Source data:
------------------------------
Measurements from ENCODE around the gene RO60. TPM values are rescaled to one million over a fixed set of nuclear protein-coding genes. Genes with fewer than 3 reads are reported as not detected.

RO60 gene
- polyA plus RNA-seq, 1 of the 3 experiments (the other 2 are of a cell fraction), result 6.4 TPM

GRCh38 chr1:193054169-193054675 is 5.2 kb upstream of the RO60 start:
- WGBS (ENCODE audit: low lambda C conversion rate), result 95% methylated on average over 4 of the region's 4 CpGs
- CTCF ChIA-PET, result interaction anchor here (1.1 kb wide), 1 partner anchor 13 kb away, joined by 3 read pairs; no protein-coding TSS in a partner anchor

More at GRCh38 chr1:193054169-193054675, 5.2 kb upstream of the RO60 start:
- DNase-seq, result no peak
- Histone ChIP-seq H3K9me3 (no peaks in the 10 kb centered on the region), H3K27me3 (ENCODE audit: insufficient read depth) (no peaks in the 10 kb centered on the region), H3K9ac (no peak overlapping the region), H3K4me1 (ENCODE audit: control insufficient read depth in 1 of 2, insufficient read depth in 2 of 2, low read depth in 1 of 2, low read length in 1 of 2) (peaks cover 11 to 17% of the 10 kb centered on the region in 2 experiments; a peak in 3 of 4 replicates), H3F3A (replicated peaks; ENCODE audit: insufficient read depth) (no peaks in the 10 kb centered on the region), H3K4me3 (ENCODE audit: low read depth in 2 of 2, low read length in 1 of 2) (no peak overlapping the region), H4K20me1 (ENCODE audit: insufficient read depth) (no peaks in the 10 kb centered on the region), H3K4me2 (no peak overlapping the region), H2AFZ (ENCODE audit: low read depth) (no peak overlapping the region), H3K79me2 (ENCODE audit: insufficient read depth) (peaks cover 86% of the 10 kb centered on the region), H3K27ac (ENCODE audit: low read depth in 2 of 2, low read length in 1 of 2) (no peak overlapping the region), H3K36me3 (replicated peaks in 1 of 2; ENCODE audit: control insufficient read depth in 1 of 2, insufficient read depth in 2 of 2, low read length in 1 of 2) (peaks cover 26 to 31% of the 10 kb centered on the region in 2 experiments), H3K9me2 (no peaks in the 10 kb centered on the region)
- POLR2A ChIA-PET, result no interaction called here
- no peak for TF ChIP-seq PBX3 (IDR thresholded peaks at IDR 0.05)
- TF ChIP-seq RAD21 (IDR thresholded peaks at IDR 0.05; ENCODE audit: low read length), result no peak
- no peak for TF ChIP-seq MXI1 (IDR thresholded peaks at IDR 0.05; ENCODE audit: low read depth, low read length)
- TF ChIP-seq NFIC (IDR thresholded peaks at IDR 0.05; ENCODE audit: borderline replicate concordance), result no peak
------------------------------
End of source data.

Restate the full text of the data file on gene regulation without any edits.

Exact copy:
Measurements from ENCODE around the gene RO60. TPM values are rescaled to one million over a fixed set of nuclear protein-coding genes. Genes with fewer than 3 reads are reported as not detected.

RO60 gene
- polyA plus RNA-seq, 1 of the 3 experiments (the other 2 are of a cell fraction), result 6.4 TPM

GRCh38 chr1:193054169-193054675 is 5.2 kb upstream of the RO60 start:
- WGBS (ENCODE audit: low lambda C conversion rate), result 95% methylated on average over 4 of the region's 4 CpGs
- CTCF ChIA-PET, result interaction anchor here (1.1 kb wide), 1 partner anchor 13 kb away, joined by 3 read pairs; no protein-coding TSS in a partner anchor

More at GRCh38 chr1:193054169-193054675, 5.2 kb upstream of the RO60 start:
- DNase-seq, result no peak
- Histone ChIP-seq H3K9me3 (no peaks in the 10 kb centered on the region), H3K27me3 (ENCODE audit: insufficient read depth) (no peaks in the 10 kb centered on the region), H3K9ac (no peak overlapping the region), H3K4me1 (ENCODE audit: control insufficient read depth in 1 of 2, insufficient read depth in 2 of 2, low read depth in 1 of 2, low read length in 1 of 2) (peaks cover 11 to 17% of the 10 kb centered on the region in 2 experiments; a peak in 3 of 4 replicates), H3F3A (replicated peaks; ENCODE audit: insufficient read depth) (no peaks in the 10 kb centered on the region), H3K4me3 (ENCODE audit: low read depth in 2 of 2, low read length in 1 of 2) (no peak overlapping the region), H4K20me1 (ENCODE audit: insufficient read depth) (no peaks in the 10 kb centered on the region), H3K4me2 (no peak overlapping the region), H2AFZ (ENCODE audit: low read depth) (no peak overlapping the region), H3K79me2 (ENCODE audit: insufficient read depth) (peaks cover 86% of the 10 kb centered on the region), H3K27ac (ENCODE audit: low read depth in 2 of 2, low read length in 1 of 2) (no peak overlapping the region), H3K36me3 (replicated peaks in 1 of 2; ENCODE audit: control insufficient read depth in 1 of 2, insufficient read depth in 2 of 2, low read length in 1 of 2) (peaks cover 26 to 31% of the 10 kb centered on the region in 2 experiments), H3K9me2 (no peaks in the 10 kb centered on the region)
- POLR2A ChIA-PET, result no interaction called here
- no peak for TF ChIP-seq PBX3 (IDR thresholded peaks at IDR 0.05)
- TF ChIP-seq RAD21 (IDR thresholded peaks at IDR 0.05; ENCODE audit: low read length), result no peak
- no peak for TF ChIP-seq MXI1 (IDR thresholded peaks at IDR 0.05; ENCODE audit: low read depth, low read length)
- TF ChIP-seq NFIC (IDR thresholded peaks at IDR 0.05; ENCODE audit: borderline replicate concordance), result no peak